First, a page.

The selling of the Nobel medal is something that does not occur often. In 1976, an anonymous seller placed an ad in the Los Angeles Times, offering a Nobel Prize medal for at least $15,000. A spokesperson for the Swedish embassy stated at the time that it was the first medal being sold he’d ever heard of. In 1985, the medal of Sir William Cremer, who had won the prize in 1903, was sold at an auction for more than $40,000.
In addition, by an odd coincidence, today – the same day that the news that Faulkner's medal would be sold was made public – the family of scientist Francis Crick announced the sale of Crick’s Nobel medal, which he won in 1962, for $2 million.
This year includes the 50th anniversary of Robert Frost’s death, and April’s observance of National Poetry Month is a good time to remember the 20th century’s most celebrated American poet.
Frost (1874-1963) is perhaps best known for poems such as “Stopping by Woods on a Snowy Evening” and “The Death of the Hired Man,” compositions inspired by the New England countryside that nevertheless attained universal appeal.
Not surprisingly, this master writer was also a master reader, and when the Massachusetts Library Association asked Frost to name his favorite books, he wrote an interesting top 10 list in 1934.
“‘The Odyssey’ chooses itself, the first in time and rank of all romances,” Frost told readers in introducing his first pick. “‘Robinson Crusoe’ is never quite out of my mind,” he added in offering his second choice. “I never tire of being shown how the limited can make snug in the limitless.”
“Walden,” Henry David Thoreau’s classic, came in at No. 3. “Crusoe was cast away; Thoreau was self-cast away,” Frost observed. “Both found themselves sufficient. No prose writer has ever been more fortunate in subject than these two.”
The tales of Edgar Allan Poe ranked fourth on Frost’s lists. “Here is every kind of entertainment the short story can afford,” Frost wrote.
For his fifth and sixth choices, Frost picked “The Oxford Book of Verse” and editor Louis Untermeyer’s “Modern American and British Poetry.” James Fenimore Cooper’s “The Last of the Mohicans” earned a No. 7 spot because, wrote Frost, the novel “supplies us once and for all with our way of thinking of the American Indian.”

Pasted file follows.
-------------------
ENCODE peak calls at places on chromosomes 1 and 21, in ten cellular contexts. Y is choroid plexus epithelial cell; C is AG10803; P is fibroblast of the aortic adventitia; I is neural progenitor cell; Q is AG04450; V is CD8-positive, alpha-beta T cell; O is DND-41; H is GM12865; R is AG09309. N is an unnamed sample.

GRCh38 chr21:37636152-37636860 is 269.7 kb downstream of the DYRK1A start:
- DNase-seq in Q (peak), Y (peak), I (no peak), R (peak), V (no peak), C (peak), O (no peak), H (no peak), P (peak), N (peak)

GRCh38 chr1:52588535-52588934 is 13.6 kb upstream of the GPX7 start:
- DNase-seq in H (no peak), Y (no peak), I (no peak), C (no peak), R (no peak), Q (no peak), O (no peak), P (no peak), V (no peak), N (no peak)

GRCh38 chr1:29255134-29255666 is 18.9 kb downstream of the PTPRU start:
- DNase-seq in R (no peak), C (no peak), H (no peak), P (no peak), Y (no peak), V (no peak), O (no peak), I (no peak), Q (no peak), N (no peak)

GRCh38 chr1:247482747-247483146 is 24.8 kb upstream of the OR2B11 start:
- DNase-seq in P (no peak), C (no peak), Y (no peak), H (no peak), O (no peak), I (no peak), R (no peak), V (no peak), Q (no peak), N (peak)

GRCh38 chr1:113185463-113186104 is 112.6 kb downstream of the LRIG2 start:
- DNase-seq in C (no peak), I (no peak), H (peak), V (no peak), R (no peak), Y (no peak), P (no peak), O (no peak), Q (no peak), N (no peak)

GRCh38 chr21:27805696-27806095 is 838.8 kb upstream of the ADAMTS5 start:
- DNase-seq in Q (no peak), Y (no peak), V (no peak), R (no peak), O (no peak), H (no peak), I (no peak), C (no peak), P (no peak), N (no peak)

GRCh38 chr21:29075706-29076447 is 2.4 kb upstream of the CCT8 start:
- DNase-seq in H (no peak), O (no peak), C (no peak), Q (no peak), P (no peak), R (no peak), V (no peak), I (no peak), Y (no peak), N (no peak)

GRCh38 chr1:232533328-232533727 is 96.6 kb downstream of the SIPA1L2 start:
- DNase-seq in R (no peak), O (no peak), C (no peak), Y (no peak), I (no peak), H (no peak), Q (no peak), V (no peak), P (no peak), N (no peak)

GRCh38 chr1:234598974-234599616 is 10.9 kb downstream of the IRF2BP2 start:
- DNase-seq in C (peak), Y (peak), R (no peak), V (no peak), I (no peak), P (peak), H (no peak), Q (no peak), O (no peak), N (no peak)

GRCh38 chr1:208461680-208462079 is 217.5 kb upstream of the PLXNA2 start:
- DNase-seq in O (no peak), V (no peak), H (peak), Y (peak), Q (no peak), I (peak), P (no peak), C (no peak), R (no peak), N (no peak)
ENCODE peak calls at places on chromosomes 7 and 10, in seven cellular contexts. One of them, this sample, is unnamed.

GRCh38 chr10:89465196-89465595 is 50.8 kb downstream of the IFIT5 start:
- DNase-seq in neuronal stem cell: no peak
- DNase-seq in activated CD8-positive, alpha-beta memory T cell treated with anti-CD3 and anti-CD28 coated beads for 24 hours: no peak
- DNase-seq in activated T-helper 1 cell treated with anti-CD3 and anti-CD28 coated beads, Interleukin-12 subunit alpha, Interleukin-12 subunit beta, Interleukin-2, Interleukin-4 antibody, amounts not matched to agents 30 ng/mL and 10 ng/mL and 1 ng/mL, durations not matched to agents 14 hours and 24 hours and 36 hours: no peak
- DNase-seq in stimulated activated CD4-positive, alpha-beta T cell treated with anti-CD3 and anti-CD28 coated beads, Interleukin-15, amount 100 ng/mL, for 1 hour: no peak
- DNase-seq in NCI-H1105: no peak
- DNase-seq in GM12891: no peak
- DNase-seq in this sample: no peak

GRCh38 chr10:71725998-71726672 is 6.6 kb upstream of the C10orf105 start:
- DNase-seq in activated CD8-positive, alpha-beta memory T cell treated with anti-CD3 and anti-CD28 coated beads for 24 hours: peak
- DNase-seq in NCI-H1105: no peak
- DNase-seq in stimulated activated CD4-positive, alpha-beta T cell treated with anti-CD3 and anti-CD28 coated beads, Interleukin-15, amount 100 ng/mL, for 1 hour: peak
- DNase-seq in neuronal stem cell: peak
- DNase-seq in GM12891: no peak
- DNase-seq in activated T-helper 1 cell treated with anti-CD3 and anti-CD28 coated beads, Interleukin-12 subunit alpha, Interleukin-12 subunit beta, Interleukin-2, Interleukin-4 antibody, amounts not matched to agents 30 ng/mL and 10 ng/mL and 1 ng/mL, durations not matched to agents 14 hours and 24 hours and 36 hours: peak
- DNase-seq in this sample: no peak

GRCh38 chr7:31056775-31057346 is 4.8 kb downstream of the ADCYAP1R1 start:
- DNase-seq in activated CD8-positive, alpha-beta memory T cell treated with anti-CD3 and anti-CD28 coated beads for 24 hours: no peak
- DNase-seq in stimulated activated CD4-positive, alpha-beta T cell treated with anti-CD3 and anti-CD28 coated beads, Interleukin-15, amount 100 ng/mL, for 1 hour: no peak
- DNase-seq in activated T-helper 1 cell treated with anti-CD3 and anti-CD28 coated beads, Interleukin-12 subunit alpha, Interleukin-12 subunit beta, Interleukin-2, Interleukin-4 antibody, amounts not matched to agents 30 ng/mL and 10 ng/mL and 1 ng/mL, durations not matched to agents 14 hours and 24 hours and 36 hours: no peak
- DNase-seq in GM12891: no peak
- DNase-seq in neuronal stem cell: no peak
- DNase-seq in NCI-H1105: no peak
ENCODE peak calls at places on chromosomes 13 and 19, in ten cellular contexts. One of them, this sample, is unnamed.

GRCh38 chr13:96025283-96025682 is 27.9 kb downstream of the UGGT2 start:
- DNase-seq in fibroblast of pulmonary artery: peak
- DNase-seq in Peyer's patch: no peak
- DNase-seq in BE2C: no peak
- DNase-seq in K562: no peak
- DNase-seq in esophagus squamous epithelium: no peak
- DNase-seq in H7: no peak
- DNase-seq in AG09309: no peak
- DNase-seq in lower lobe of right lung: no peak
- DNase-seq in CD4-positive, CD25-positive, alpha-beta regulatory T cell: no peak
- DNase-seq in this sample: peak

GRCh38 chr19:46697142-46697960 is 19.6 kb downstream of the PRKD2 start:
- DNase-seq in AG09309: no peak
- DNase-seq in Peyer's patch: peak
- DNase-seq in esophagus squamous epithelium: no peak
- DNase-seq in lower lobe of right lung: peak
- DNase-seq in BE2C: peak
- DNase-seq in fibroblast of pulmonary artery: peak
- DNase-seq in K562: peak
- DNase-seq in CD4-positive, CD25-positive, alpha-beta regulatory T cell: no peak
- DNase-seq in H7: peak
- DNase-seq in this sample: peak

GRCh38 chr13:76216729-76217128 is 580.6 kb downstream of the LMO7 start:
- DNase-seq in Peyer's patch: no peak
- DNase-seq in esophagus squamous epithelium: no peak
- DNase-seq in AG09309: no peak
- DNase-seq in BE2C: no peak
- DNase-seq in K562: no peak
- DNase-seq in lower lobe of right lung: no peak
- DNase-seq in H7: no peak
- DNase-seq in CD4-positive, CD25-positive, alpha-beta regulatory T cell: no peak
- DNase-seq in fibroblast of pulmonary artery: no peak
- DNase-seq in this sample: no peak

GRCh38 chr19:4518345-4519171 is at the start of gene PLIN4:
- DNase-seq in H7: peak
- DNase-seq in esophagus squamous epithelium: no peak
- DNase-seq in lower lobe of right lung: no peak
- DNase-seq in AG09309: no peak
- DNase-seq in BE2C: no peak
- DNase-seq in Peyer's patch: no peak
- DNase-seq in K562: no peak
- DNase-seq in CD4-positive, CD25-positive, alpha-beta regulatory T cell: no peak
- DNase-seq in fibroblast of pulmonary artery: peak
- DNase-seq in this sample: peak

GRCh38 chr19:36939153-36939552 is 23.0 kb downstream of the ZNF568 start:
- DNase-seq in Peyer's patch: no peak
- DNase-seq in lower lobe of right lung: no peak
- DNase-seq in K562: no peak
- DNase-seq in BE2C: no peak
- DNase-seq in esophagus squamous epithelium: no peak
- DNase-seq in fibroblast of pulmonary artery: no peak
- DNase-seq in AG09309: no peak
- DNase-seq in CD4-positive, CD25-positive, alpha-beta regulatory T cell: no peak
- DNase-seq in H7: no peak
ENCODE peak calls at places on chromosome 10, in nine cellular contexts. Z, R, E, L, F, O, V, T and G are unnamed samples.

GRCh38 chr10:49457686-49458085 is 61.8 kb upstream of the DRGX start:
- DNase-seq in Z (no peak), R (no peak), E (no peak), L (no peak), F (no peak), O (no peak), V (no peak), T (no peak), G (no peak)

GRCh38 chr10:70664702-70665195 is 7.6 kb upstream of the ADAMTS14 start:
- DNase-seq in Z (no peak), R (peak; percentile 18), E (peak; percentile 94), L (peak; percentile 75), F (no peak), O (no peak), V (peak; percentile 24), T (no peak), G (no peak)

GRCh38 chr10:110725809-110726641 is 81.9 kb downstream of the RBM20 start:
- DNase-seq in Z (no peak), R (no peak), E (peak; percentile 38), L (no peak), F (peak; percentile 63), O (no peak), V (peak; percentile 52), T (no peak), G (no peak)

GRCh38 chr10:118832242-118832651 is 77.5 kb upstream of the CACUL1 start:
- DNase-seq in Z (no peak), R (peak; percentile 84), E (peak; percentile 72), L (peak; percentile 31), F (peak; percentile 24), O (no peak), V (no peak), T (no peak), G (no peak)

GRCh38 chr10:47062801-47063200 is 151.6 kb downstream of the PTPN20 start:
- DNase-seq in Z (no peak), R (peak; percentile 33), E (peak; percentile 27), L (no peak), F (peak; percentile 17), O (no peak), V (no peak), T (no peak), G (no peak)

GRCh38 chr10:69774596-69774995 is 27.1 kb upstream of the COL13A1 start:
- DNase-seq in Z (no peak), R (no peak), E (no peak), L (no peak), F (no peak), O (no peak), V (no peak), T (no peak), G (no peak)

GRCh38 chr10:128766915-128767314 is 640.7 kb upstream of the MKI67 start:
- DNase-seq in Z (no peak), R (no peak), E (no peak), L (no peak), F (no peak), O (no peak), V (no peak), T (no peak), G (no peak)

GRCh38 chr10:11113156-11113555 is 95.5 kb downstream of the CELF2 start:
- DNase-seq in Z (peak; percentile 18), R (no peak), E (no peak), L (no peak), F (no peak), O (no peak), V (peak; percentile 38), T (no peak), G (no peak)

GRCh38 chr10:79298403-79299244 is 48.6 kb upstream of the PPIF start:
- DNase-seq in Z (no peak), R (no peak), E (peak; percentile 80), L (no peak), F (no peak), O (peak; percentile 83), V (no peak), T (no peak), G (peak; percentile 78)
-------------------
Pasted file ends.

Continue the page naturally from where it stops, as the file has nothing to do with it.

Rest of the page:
Frost recommended his eighth choice, Anthony Hope’s “The Prisoner of Zenda,” as “surely one of the very best of our modern best-sellers.”
“The Jungle Book,” Rudyard Kipling’s famous adventure story, was No. 9. “I shall read it again as often as I can find a new child to listen to me,” Frost explained.
Ralph Waldo Emerson’s “Essays and Poems” rounded out the list at No. 10. Frost found in Emerson “the rapture of idealism either way you have it, in prose or in verse and in brief.”
Frost’s Top 10 list appears in “Frost: Collected Poems, Prose & Plays,” a 1995 Library of America edition that’s a handy introduction to his work.
Meanwhile, as spring deepens its hold on the calendar, it’s not too early to start thinking of a summer reading list. Half a century after his passing, Frost’s recommendations seem a good place to start.
The man behind President Obama’s rise to the presidency is telling all.
That’s right, David Axelrod, Obama’s former senior advisor and campaign strategist, is writing a memoir.
Penguin Press announced Tuesday that it’s closed a deal with the mustachioed political strategist for a memoir set to be released in the fall of 2014. According to news reports, the book had bids as high as $1.5 million.
“Mr. Axelrod will write a personal biography of his professional life, from his years as a young newspaperman in Chicago, through his decades as a political strategist – working with figures ranging from path-breakers Obama, Hillary Clinton and Deval Patrick to the more notorious John Edwards and Rod Blagojevich – and finally through his 20-year friendship with Barack Obama and his years as the president’s senior adviser,” a Penguin Press statement read.
Now, let’s be honest – memoirs are a dime a dozen these days and this is the umpteenth political book or memoir we’ve reported on in the last several weeks. (Remember Hillary Clinton’s, Condi Rice’s, and Jeb Bush’s?)
But we’re putting our money on this one. That’s because, whatever one’s political affiliation, Axelrod is a brilliant strategist with a fascinating set of experiences and a reputation for straight-talking candor – three ingredients that should make for a great read.
Expect to hear about his early days as a reporter for the Chicago Tribune and his work as a political strategist for a number of notable politicians. Of course, readers will be most interested in his years of work for and friendship with Obama. Axelrod and the President actually go further back than the presidency. The strategist was a key advisor to Obama during his successful 2004 Senate run and his 2008 White House victory. He worked for a few years as a senior advisor in the Obama White House before joining Obama’s re-election effort in 2012.
“I have taken an extraordinary journey, filled with rich history and unforgettable characters,” Axelrod said in a statement. “In this book, I look forward to sharing them, and reflecting on the enormous change I've seen over a lifetime in journalism and politics.”